Cortical activation during sleep predicts dream experience in narcolepsy

Aurora D'Atri, Serena Scarpelli, Cinzia Schiappa, Fabio Pizza, Stefano Vandi, Michele Ferrara, Carlo Cipolli, Giuseppe Plazzi, Luigi De Gennaro

Research output: Contribution to journalArticlepeer-review


Objective: Narcolepsy type 1 widely affects the architecture of sleep with frequent fast transition to REM sleep at both nighttime and daytime sleep onset. The occurrence of repeated sleep onset REM periods over the Multiple Sleep Latency Test offers a unique opportunity to identify EEG patterns predictive of successful dream recall after short periods composed of only REM or NREM sleep. It also permits to disentangle state- from trait-like differences in dream recall, by using a within-subjects design. Methods: A consecutive series of 115 first-diagnosed drug-free adult narcolepsy-type 1 patients underwent Multiple Sleep Latency Tests and were asked after each nap opportunity if they had or had not a dream experience. Scalp EEG power and a specific index of cortical activation (delta/beta power ratio), obtained from naps of 43 patients with both presence and absence of dream recall in the same sleep stage, were compared separately for REM and NREM sleep. Results: Successful dream recall was associated with an increased EEG desynchronization in both REM and NREM over partially overlapping cortical areas. Compared to unsuccessful recall, it showed (1) lower delta power over centro-parietal areas during both stages, (2) higher beta power in the same cortical areas during NREM, and (3) lower values in the delta/beta ratio during NREM in most scalp locations. Interpretation: A more activated electrophysiological milieu in both REM and NREM sleep promotes dream recall, strengthening the notion that the parietal areas are crucial not only in generating dream experience, as shown in brain-damaged patients, but also in the memory processing leading to recall.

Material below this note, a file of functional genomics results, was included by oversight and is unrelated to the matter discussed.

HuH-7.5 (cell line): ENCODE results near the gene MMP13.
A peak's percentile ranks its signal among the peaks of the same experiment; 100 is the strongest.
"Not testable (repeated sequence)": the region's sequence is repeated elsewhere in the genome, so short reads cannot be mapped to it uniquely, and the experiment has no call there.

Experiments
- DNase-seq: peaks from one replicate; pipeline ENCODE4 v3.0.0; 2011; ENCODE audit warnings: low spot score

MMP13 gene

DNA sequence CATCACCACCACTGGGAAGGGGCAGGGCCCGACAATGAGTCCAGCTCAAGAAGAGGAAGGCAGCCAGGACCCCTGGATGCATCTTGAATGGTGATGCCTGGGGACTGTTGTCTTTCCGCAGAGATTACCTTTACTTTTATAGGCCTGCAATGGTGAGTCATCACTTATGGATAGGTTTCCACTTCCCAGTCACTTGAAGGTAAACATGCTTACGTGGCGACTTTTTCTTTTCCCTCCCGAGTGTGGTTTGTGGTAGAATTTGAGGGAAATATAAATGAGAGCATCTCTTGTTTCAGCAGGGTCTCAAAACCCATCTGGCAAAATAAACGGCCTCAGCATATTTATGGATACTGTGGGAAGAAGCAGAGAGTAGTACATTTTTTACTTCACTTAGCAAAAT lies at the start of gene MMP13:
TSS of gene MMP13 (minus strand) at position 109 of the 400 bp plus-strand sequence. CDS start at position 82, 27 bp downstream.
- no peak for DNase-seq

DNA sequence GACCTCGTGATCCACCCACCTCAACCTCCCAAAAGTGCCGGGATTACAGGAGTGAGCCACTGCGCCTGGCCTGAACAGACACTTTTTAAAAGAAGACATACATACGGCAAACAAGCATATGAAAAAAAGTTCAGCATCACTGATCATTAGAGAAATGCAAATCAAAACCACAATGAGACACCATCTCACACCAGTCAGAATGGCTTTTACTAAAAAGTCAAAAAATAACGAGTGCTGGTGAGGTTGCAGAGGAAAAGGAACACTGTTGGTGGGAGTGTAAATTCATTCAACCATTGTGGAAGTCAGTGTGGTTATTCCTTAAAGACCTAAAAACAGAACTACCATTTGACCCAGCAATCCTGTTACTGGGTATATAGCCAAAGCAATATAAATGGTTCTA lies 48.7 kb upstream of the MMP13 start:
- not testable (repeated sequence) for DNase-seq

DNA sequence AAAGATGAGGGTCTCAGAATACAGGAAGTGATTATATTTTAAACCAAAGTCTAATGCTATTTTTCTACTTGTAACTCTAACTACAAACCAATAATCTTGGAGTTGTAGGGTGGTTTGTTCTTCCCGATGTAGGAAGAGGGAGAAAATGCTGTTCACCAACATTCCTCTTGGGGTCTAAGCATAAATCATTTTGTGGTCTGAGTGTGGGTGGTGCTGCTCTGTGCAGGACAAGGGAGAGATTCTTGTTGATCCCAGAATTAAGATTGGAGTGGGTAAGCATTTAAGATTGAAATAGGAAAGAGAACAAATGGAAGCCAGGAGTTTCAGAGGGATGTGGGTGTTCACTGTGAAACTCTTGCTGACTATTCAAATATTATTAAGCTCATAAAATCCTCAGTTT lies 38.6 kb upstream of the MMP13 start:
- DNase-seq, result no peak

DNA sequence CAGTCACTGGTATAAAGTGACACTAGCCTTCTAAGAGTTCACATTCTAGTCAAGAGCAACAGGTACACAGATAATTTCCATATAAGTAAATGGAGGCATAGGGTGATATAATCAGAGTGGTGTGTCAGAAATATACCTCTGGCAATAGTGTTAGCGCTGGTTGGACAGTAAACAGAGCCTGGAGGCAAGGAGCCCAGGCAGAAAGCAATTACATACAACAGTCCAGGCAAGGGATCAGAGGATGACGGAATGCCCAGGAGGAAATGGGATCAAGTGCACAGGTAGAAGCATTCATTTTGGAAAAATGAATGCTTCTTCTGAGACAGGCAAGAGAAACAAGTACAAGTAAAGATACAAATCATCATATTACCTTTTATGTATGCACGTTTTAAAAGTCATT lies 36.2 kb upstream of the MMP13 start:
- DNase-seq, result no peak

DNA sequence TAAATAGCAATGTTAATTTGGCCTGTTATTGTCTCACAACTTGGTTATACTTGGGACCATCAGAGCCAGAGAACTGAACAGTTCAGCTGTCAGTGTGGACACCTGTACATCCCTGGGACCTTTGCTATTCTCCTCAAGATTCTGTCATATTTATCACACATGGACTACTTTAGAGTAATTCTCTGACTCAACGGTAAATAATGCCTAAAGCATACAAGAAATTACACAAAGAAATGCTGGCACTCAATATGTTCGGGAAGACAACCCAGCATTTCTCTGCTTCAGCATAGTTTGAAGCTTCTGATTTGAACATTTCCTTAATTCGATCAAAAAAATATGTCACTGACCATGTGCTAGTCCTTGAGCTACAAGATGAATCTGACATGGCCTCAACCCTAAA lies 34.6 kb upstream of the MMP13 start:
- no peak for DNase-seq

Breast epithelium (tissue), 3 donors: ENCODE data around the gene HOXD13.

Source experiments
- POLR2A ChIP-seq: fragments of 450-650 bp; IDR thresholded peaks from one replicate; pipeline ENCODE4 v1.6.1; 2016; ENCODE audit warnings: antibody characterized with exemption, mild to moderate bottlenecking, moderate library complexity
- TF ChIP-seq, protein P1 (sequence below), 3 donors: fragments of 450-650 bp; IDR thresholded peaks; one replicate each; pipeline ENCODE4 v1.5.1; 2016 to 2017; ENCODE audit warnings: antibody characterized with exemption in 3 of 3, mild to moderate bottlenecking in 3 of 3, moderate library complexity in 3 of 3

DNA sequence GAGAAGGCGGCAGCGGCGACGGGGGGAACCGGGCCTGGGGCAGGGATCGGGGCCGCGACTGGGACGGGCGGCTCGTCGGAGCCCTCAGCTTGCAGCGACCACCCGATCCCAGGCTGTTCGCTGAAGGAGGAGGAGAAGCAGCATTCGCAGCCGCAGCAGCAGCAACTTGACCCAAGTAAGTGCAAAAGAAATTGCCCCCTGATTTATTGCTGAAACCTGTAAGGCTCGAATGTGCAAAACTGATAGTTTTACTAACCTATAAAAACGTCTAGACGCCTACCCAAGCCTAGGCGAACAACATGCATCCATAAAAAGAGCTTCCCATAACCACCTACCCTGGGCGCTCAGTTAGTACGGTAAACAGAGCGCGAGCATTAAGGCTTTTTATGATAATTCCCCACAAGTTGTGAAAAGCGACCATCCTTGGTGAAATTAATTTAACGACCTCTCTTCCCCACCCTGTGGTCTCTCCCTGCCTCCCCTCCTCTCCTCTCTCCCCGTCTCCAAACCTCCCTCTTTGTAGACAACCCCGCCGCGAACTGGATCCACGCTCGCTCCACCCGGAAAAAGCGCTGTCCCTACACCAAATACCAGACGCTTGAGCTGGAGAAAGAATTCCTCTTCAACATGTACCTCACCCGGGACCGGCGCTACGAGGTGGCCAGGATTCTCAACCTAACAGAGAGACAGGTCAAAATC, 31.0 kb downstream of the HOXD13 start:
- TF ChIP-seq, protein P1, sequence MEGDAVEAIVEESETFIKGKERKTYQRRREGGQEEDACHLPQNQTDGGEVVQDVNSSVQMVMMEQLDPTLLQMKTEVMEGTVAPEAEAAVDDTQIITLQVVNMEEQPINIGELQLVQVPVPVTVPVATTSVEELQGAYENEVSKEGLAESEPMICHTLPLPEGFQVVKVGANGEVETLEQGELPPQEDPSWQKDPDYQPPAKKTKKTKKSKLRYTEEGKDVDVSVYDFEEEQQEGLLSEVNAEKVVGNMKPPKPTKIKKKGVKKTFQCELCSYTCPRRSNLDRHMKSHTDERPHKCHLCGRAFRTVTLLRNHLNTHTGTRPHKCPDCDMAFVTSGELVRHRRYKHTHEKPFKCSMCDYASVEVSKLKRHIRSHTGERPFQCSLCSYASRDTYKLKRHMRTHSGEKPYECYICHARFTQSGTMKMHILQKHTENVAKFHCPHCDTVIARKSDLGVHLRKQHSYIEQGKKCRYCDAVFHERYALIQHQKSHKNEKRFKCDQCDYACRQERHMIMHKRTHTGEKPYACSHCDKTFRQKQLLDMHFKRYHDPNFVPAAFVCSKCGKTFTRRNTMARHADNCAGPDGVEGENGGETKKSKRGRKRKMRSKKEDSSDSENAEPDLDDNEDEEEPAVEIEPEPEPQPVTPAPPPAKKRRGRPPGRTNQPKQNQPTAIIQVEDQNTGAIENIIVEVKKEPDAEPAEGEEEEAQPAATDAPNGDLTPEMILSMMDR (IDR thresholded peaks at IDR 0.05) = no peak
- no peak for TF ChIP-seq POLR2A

Original languageEnglish
Pages (from-to)445-455
Number of pages11
JournalAnnals of Clinical and Translational Neurology
Issue number3
Publication statusPublished - Mar 1 2019

ASJC Scopus subject areas

  • Neuroscience(all)
  • Clinical Neurology


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